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Dubai Now has Critical Mass

Kitty Miv, Editor
18 July, 2013

Kitty's Kountry Rankings are below, with a description of how they are kompiled. This week, as every week, I give out three Encomiums to countries which have done Good Things, and award three Execrations for countries which according to my highly personal and partial views have done Bad Things.

This week's news that the Dubai Multi-Commodities Center Authority is set to become the largest free zone in the United Arab Emirates, having registered 1,270 new member companies in the first six months of 2013, bringing the total to more than 6,890, is nothing short of startling. Although the DMCCA sounds as if it is aimed primarily at commodities trading, which is nominally the case, in practice it forms a seamless part of the JLT (Jumeirah Lakes Towers) free zone, which has a much broader remit. It is one of between 15 and 20 existing and planned free zones in Dubai, depending on how you count them. From any perspective, Dubai now has critical mass as a business and financial center in the mid-East, and it's hard to see how any rival can catch it, over an area stretching from the eastern Mediterranean to the Far East.

India has completely blown its chances of becoming an important commercial hub; of course, it is vast, and will always be important, but no one in their right mind would consider basing an international holding or facilities company there. And unlike China, India doesn't have a convenient "offshore" center to work through. That could have been Mauritius, but the Indian Government has pursued a small-minded, short-sighted vendetta against Mauritius, with what purpose it is impossible to imagine, other than an attempt to control some fairly venal but not particularly dreadful behaviour on the part of Indian stock exchange investors. Shooting the messenger is the kindest description possible. Instead of attacking Mauritius, the Indians would have been better advised to treat it as a long-term partner.

So that leaves Dubai as a hegemon between Cairo (another disaster) and Calcutta. Strangely, the real estate upset of a few years ago may have worked to Dubai's long-term advantage: it allowed potential competitors (London, New York, Singapore, Hong Kong) to indulge in a spot of schadenfreude. For a while they enjoyed themselves, imagining and hoping that Dubai was going to sink (metaphorically, of course) into the Gulf. Now they have woken up to the reality of Dubai's burgeoning advance, and it's too late for them to catch up.

Dubai has dined out on what can loosely be called "Western" business so far, if that is interpreted to mean "developed," since China is an important player. But the sleeping giant that will ensure Dubai's regional dominance for the foreseeable future is of course Africa. Not quite sleeping, perhaps: there are some stirrings, and African economic activity is ratcheting up at an alarming pace at grass roots level. Internationally, though, Africa resembles a splintered Europe in the seventeenth century, with multiple monarchs doing all they can to steal their nations' patrimony and invest it . . . . where? Well, in Switzerland, Panama and Hong Kong, perhaps, but surely also through Dubai? Anywhere other than at home, of course. So that's one built-in advantage that Dubai possesses. Location, location, location! Ironic, that. As with the traditional offshore havens, Dubai will eventually have to become respectable, in the sense of no longer acting as a conduit for monies of uncertain origin, but by then it will stand tall as the only and obvious counting house for Africa's teeming millions of dollars.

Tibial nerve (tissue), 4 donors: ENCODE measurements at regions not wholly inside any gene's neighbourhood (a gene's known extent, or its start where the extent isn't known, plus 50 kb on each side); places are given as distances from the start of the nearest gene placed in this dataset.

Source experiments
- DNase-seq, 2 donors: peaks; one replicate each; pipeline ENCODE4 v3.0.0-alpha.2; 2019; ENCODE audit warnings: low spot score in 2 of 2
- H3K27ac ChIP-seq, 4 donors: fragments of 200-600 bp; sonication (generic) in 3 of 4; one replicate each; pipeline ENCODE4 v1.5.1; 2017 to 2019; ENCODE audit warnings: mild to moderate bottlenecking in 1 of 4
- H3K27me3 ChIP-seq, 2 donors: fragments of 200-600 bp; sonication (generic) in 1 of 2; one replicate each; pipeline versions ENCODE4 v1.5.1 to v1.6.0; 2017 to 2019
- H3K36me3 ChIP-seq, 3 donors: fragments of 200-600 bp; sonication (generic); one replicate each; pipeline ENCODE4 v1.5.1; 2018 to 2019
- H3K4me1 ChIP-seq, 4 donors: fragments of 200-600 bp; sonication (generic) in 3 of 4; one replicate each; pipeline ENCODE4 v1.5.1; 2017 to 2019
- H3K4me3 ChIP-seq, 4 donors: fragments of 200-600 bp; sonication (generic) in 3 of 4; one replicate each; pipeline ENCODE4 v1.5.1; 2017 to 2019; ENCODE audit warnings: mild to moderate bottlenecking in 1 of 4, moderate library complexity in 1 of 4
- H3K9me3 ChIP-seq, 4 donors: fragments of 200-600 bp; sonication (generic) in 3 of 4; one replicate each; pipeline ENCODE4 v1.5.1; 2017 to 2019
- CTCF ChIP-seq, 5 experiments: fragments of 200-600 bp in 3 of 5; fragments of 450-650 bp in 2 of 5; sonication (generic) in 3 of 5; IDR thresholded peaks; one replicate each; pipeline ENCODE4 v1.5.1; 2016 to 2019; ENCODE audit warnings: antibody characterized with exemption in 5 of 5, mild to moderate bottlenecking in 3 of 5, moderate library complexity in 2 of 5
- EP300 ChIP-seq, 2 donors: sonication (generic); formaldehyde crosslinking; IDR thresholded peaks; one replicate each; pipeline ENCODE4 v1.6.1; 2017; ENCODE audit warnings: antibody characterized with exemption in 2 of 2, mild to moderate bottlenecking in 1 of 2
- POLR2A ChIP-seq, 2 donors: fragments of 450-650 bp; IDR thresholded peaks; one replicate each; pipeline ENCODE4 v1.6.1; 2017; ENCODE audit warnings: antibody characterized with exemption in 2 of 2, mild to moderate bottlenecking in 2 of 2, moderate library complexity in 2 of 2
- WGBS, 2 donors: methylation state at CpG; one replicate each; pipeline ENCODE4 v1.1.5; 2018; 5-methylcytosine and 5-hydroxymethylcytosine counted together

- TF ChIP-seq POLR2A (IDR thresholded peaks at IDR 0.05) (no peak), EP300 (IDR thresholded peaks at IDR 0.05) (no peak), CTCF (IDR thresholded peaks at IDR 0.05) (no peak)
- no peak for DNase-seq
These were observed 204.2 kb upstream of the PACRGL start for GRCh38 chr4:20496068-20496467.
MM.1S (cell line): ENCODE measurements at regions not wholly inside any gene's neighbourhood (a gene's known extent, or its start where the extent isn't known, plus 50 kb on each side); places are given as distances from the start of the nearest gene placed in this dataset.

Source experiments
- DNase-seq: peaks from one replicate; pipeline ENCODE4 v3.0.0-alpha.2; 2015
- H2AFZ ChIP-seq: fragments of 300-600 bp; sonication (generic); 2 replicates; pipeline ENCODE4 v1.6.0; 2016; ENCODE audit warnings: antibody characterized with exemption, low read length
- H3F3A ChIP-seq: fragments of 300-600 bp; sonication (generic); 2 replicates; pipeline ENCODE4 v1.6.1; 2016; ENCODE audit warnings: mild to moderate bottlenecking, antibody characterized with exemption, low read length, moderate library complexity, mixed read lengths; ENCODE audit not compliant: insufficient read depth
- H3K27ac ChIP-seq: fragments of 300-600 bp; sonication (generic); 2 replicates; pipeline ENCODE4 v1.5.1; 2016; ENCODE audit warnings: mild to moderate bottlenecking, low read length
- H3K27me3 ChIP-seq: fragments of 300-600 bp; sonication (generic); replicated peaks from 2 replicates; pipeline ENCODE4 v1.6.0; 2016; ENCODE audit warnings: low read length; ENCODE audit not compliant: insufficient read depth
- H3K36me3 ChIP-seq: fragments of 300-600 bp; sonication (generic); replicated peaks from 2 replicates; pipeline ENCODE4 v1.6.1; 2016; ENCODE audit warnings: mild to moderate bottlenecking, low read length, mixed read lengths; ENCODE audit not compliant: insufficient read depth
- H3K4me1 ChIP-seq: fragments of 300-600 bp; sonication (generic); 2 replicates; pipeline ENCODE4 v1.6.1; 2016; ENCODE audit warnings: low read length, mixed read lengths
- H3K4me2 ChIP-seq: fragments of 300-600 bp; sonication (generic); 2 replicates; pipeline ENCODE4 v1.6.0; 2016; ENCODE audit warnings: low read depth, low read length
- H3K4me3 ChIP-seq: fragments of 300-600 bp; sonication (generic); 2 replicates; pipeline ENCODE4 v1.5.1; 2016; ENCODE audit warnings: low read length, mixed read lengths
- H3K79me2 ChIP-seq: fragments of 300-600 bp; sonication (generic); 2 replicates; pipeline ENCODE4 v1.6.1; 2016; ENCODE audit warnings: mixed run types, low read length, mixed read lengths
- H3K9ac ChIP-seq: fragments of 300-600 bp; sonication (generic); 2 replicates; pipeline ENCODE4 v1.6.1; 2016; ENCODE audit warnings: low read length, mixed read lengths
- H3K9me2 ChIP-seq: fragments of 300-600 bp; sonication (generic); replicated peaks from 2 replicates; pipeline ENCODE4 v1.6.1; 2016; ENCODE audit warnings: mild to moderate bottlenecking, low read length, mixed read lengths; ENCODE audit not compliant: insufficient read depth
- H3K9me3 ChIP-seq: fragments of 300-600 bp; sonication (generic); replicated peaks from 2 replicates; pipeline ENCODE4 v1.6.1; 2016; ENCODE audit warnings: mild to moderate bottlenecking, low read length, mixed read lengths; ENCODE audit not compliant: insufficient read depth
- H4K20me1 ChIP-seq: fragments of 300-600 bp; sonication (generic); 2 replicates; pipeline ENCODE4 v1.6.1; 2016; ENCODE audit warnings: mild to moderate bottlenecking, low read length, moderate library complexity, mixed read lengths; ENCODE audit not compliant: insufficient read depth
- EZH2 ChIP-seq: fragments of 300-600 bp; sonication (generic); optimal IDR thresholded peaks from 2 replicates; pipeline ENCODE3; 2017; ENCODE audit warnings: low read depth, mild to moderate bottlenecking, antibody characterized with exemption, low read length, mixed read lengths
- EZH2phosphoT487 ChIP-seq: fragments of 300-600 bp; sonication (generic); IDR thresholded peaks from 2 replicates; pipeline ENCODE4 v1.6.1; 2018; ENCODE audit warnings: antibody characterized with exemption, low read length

So Hong Kong has finally fallen into line over the question of "Exchange of Information" (EOI) clauses in its tax treaties and "Tax Information Exchange Agreements" (TIEAs). For a long time the SAR was unwilling to include such clauses in its CDTAs, indeed its laws prevented it, and for that reason Hong Kong had very few double tax treaties, which eventually began to compromise its usefulness as a holding company location. Even after the law was changed to allow modern EOI wording in its tax treaties, Hong Kong could not (and would not) enter into TIEAs, which have in recent years become the norm between trading partners. There are probably a lot of people in the SAR who regret that the Rubicon has been crossed; but it was inevitable, and Hong Kong was just harming itself by continuing with its glorious isolation.